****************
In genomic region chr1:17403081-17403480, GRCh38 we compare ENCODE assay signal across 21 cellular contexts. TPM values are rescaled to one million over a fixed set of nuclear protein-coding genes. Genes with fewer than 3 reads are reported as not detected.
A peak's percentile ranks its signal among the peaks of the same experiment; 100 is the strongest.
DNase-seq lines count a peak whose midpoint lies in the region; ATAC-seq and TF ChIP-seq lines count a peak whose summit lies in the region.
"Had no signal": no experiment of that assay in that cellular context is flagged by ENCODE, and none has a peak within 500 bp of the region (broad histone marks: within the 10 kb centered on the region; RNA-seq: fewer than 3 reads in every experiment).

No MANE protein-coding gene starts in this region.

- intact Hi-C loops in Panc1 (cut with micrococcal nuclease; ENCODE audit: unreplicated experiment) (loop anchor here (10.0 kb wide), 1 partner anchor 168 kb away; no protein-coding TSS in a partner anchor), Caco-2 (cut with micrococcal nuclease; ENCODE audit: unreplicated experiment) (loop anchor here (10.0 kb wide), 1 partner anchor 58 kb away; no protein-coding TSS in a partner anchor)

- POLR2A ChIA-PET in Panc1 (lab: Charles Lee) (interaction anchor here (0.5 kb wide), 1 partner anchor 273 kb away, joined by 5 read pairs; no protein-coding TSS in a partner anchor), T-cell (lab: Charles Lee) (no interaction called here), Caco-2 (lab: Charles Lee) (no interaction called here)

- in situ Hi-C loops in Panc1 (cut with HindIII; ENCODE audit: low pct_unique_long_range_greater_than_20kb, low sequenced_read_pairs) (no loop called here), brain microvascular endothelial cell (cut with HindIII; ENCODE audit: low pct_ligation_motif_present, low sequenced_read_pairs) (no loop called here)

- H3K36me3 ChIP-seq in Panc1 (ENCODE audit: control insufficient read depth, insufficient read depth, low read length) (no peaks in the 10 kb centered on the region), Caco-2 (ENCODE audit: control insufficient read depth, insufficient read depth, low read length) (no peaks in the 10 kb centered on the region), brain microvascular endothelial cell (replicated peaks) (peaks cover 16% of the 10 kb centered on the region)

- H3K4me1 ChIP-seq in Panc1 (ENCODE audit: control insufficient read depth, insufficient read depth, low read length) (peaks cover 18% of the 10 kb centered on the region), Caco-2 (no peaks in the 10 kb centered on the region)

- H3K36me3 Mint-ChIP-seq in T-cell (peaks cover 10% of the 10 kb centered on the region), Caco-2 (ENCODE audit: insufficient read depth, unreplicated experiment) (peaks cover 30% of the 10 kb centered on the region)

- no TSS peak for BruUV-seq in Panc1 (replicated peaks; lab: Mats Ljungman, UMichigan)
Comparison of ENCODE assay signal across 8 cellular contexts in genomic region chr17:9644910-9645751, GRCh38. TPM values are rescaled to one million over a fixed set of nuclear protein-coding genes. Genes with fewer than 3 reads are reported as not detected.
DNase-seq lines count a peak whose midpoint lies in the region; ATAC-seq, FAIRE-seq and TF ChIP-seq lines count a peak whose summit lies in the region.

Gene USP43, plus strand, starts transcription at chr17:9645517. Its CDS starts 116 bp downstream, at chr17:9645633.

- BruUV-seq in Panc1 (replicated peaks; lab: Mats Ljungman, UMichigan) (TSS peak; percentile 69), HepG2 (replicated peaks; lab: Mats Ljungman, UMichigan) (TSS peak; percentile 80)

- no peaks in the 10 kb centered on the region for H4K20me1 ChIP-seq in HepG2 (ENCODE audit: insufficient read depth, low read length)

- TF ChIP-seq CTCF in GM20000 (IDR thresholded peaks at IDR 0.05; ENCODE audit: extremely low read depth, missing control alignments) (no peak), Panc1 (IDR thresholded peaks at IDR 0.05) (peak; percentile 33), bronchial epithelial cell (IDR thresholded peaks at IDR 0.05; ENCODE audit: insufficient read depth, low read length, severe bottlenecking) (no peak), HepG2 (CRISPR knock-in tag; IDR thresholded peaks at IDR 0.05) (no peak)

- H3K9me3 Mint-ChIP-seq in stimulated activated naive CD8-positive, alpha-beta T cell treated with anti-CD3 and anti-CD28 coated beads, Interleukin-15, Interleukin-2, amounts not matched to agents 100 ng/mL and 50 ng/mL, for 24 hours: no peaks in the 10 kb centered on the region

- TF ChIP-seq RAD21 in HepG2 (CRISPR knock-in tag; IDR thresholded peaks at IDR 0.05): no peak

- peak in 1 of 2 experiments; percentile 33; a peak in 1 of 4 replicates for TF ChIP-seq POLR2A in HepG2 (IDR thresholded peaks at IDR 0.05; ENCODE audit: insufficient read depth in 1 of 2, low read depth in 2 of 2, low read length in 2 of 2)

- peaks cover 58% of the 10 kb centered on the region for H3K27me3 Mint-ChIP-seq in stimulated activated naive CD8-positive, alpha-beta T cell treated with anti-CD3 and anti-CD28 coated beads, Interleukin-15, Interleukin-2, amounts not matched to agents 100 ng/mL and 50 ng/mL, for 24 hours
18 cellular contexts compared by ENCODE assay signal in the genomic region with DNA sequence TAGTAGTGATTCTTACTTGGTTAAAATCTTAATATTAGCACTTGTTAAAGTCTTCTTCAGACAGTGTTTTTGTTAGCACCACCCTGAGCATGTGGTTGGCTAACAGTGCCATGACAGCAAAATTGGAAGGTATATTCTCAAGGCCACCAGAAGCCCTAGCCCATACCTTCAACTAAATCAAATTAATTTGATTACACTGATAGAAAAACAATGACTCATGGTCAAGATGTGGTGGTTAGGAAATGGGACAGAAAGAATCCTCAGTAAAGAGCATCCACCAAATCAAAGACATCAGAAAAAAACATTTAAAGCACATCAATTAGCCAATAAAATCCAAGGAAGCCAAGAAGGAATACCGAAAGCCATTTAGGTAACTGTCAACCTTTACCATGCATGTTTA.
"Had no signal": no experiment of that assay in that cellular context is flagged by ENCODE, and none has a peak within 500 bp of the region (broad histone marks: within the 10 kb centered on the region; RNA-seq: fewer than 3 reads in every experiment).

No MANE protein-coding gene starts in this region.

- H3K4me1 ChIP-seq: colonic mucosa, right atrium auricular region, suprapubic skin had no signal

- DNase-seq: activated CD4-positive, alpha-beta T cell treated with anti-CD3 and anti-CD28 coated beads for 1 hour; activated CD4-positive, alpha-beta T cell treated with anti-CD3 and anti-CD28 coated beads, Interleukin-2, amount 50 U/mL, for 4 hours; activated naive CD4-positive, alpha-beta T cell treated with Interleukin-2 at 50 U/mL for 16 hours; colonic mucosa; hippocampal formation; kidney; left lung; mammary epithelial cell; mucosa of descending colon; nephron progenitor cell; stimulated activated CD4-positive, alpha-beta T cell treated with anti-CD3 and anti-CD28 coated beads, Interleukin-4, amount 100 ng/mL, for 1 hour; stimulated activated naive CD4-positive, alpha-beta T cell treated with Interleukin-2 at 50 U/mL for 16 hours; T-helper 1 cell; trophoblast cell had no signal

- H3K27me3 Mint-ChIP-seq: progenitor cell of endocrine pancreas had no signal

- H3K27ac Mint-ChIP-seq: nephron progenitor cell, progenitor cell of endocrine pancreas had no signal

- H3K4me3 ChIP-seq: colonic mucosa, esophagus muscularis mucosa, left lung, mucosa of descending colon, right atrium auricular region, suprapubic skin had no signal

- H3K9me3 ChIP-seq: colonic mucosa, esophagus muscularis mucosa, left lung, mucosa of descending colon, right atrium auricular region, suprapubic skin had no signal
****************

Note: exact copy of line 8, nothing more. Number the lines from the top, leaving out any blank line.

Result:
- in situ Hi-C loops in Panc1 (cut with HindIII; ENCODE audit: low pct_unique_long_range_greater_than_20kb, low sequenced_read_pairs) (no loop called here), brain microvascular endothelial cell (cut with HindIII; ENCODE audit: low pct_ligation_motif_present, low sequenced_read_pairs) (no loop called here)